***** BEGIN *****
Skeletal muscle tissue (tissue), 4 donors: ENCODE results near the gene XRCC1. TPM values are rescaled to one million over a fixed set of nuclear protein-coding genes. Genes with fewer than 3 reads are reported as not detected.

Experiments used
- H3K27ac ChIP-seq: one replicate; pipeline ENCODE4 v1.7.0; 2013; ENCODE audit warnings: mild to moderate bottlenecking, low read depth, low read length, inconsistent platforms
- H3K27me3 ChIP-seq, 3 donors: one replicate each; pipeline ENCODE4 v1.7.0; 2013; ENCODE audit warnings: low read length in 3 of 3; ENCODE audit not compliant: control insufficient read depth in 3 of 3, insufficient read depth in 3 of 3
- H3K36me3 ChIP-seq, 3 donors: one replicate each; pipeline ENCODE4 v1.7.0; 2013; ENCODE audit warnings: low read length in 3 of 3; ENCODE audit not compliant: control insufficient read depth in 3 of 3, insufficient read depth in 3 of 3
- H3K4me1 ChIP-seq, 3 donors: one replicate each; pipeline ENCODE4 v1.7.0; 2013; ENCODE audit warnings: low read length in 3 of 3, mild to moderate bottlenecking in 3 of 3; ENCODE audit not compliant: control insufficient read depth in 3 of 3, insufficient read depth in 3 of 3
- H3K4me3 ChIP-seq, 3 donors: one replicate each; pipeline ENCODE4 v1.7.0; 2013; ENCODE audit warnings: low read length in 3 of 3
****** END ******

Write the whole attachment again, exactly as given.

Skeletal muscle tissue (tissue), 4 donors: ENCODE results near the gene XRCC1. TPM values are rescaled to one million over a fixed set of nuclear protein-coding genes. Genes with fewer than 3 reads are reported as not detected.

Experiments used
- H3K27ac ChIP-seq: one replicate; pipeline ENCODE4 v1.7.0; 2013; ENCODE audit warnings: mild to moderate bottlenecking, low read depth, low read length, inconsistent platforms
- H3K27me3 ChIP-seq, 3 donors: one replicate each; pipeline ENCODE4 v1.7.0; 2013; ENCODE audit warnings: low read length in 3 of 3; ENCODE audit not compliant: control insufficient read depth in 3 of 3, insufficient read depth in 3 of 3
- H3K36me3 ChIP-seq, 3 donors: one replicate each; pipeline ENCODE4 v1.7.0; 2013; ENCODE audit warnings: low read length in 3 of 3; ENCODE audit not compliant: control insufficient read depth in 3 of 3, insufficient read depth in 3 of 3
- H3K4me1 ChIP-seq, 3 donors: one replicate each; pipeline ENCODE4 v1.7.0; 2013; ENCODE audit warnings: low read length in 3 of 3, mild to moderate bottlenecking in 3 of 3; ENCODE audit not compliant: control insufficient read depth in 3 of 3, insufficient read depth in 3 of 3
- H3K4me3 ChIP-seq, 3 donors: one replicate each; pipeline ENCODE4 v1.7.0; 2013; ENCODE audit warnings: low read length in 3 of 3